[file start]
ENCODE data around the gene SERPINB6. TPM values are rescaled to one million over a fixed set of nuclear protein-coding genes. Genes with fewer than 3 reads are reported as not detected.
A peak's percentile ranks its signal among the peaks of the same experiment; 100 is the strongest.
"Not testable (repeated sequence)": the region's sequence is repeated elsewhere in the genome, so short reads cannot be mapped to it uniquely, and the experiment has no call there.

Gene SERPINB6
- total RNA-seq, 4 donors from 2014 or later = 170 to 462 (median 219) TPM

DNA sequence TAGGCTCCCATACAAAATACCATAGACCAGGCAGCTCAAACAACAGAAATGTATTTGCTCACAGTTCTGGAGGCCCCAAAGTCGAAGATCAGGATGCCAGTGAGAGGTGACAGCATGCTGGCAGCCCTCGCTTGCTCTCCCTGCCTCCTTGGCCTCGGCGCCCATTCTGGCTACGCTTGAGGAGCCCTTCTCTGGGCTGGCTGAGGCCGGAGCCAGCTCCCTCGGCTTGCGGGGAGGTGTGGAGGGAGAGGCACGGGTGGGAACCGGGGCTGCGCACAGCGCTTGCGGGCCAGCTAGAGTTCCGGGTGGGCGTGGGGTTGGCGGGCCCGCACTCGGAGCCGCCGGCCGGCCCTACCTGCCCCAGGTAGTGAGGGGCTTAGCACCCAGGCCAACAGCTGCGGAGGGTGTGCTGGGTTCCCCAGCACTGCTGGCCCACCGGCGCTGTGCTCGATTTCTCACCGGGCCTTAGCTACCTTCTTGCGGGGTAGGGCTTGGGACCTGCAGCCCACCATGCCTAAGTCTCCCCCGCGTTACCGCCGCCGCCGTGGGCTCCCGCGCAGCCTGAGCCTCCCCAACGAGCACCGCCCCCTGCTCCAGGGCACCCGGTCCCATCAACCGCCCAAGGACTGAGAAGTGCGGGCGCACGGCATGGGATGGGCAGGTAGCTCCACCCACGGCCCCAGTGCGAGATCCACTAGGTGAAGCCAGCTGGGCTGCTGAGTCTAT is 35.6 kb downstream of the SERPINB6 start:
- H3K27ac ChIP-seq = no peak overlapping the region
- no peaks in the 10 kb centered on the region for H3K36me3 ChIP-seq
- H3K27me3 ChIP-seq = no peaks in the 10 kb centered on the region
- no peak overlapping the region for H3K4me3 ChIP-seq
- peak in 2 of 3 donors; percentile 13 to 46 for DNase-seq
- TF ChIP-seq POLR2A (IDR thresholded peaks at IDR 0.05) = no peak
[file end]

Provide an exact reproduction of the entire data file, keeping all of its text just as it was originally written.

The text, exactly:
ENCODE data around the gene SERPINB6. TPM values are rescaled to one million over a fixed set of nuclear protein-coding genes. Genes with fewer than 3 reads are reported as not detected.
A peak's percentile ranks its signal among the peaks of the same experiment; 100 is the strongest.
"Not testable (repeated sequence)": the region's sequence is repeated elsewhere in the genome, so short reads cannot be mapped to it uniquely, and the experiment has no call there.

Gene SERPINB6
- total RNA-seq, 4 donors from 2014 or later = 170 to 462 (median 219) TPM

DNA sequence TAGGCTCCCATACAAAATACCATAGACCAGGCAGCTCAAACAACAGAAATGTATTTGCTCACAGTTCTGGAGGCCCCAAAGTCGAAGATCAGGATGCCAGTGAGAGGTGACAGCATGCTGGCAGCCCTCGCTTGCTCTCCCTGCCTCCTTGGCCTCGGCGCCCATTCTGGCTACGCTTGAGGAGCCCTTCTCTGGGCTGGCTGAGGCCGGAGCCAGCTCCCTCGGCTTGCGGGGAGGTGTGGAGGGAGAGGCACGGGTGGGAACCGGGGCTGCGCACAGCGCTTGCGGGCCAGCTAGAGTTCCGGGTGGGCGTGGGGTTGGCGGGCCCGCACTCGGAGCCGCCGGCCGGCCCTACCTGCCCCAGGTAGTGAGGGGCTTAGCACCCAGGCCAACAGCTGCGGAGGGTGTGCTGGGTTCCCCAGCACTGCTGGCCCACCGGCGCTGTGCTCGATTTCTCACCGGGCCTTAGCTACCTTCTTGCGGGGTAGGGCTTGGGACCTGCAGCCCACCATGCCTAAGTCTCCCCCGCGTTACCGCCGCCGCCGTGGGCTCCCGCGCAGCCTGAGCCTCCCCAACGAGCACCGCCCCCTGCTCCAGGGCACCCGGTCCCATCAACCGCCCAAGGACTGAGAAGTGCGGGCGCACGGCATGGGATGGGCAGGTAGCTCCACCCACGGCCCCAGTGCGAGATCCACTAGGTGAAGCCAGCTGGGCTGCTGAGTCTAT is 35.6 kb downstream of the SERPINB6 start:
- H3K27ac ChIP-seq = no peak overlapping the region
- no peaks in the 10 kb centered on the region for H3K36me3 ChIP-seq
- H3K27me3 ChIP-seq = no peaks in the 10 kb centered on the region
- no peak overlapping the region for H3K4me3 ChIP-seq
- peak in 2 of 3 donors; percentile 13 to 46 for DNase-seq
- TF ChIP-seq POLR2A (IDR thresholded peaks at IDR 0.05) = no peak